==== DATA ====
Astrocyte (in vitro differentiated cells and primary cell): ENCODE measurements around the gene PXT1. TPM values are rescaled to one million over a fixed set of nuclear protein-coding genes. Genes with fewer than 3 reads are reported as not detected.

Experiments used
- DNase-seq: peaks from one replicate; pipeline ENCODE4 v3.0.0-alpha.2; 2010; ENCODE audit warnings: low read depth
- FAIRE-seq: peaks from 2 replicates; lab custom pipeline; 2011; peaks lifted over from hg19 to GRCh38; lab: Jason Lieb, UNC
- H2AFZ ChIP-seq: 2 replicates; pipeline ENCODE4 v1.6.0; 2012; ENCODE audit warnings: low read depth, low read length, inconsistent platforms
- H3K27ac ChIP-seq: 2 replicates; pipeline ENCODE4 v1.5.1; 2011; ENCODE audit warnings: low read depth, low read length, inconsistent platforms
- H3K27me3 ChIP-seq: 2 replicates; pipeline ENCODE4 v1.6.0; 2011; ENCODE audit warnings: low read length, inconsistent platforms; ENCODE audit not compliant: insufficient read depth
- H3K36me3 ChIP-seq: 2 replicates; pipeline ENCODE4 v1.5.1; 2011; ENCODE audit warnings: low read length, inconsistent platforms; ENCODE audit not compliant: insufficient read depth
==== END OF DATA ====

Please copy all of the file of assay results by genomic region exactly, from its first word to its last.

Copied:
Astrocyte (in vitro differentiated cells and primary cell): ENCODE measurements around the gene PXT1. TPM values are rescaled to one million over a fixed set of nuclear protein-coding genes. Genes with fewer than 3 reads are reported as not detected.

Experiments used
- DNase-seq: peaks from one replicate; pipeline ENCODE4 v3.0.0-alpha.2; 2010; ENCODE audit warnings: low read depth
- FAIRE-seq: peaks from 2 replicates; lab custom pipeline; 2011; peaks lifted over from hg19 to GRCh38; lab: Jason Lieb, UNC
- H2AFZ ChIP-seq: 2 replicates; pipeline ENCODE4 v1.6.0; 2012; ENCODE audit warnings: low read depth, low read length, inconsistent platforms
- H3K27ac ChIP-seq: 2 replicates; pipeline ENCODE4 v1.5.1; 2011; ENCODE audit warnings: low read depth, low read length, inconsistent platforms
- H3K27me3 ChIP-seq: 2 replicates; pipeline ENCODE4 v1.6.0; 2011; ENCODE audit warnings: low read length, inconsistent platforms; ENCODE audit not compliant: insufficient read depth
- H3K36me3 ChIP-seq: 2 replicates; pipeline ENCODE4 v1.5.1; 2011; ENCODE audit warnings: low read length, inconsistent platforms; ENCODE audit not compliant: insufficient read depth